Story by Breanne Gibb.
The Salzburg Marionette Theatre will be performing The Sound of Music Feb. 3 and 4 at 7:30 p.m.
The group was founded during 1913 in Salzburg, Austria, making it one of the oldest marionette theatres in the world and one of the last remaining marionette theatres in all of Europe, according to the Salzburg Marionette Theatre’s website.
Their shows range from Tchaikovsky’s The Nutcracker to Shakespeare’s Midsummer Night’s Dream and Alice in Wonderland, along with many others.
Nadine Luke, a faculty member in the music department, said she visited Salzburg last August with the BYU-Idaho Department of Music Travel study group. There, she attended The Magic Flute, which was performed by the Marionette Theatre.
“I loved the show, and all of the students and faculty that attended with me had similar responses,” Luke said. “Everything about the Marionette Theatre is unique: the puppets, the puppeteers, the staging and the level of performance. The puppeteers who control the marionettes were very skilled, and the overall show was wonderfully done.”
Aside from the marionettes, Philippe Brunner, director of the Salzburg Marionette Theatre, said singing plays a significant part in one of their shows. Brunner said the music and singing is all recorded beforehand and played as the puppets are performing on stage.
“The singing is specially recorded for the show,” Brunner said. “It’s specially recorded by Broadway singers, even well-known ones.”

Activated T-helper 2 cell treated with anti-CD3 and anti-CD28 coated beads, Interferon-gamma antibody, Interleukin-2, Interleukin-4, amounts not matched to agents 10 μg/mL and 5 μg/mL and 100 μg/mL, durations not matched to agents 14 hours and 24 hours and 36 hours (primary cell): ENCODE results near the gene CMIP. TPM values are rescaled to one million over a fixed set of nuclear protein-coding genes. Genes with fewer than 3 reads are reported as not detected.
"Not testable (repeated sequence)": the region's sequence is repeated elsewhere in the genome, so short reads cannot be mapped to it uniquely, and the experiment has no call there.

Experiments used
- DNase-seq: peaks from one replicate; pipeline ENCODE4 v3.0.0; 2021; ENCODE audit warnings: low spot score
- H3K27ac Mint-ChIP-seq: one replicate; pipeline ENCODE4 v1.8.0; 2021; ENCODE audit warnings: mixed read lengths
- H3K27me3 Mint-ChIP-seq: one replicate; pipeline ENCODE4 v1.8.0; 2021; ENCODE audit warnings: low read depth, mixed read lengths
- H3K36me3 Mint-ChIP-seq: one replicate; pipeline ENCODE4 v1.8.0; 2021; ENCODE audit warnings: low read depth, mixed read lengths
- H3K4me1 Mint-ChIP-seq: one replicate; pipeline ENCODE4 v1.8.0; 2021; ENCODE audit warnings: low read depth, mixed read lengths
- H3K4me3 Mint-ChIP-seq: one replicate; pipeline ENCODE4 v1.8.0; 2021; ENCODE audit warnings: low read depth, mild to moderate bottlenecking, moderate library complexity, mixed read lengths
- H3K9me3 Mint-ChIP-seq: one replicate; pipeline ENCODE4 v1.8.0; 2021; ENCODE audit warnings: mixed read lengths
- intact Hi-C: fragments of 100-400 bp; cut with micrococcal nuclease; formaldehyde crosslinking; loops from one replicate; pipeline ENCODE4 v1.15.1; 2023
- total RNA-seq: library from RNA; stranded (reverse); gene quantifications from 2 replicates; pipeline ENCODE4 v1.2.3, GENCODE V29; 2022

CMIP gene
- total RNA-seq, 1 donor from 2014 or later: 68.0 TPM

Madalyn Hill, a freshman studying psychology, said she has great appreciation for the art of opera. Hill studied classical/vocal singing for almost nine years and began singing opera her junior year of high school.
“I love opera,” Hill said. “It’s beautiful. It’s musicians coming together and pooling their different talents and creating something amazing.”
While opera may not play a signifigant role in most people’s lives, Hill said it is a very important piece of hers.
“It’s a powerful and emotional experience for me,” Hill said. “Listening to it makes me more creative and calm.”
Brunner said it is not so much the musical aspect that makes their performances unique, but the humor brought into them by the puppets.
“The puppets come alive as human beings,” Brunner said. “Puppets are more humorous than real life actors. The whole illusion gives a tremendous performance.”
Hill said she believes opera is something that can be aquired by taste.
“Seeing a production in person, feeling the power of the voices and instruments and composition, it’d be hard not to be blown away. I think it’s a cultural experience that everyone should try at least once,” Hill said.
Luke said she is excited for the Marionette Theatre to come to campus because opera performances are not scheduled in Rexburg very often, especially with a worldwide famous group from Europe.
“I’m not sure where else in the world you can see such a show other than in Salzburg,” Luke said. “I’m looking forward to attending this again myself.”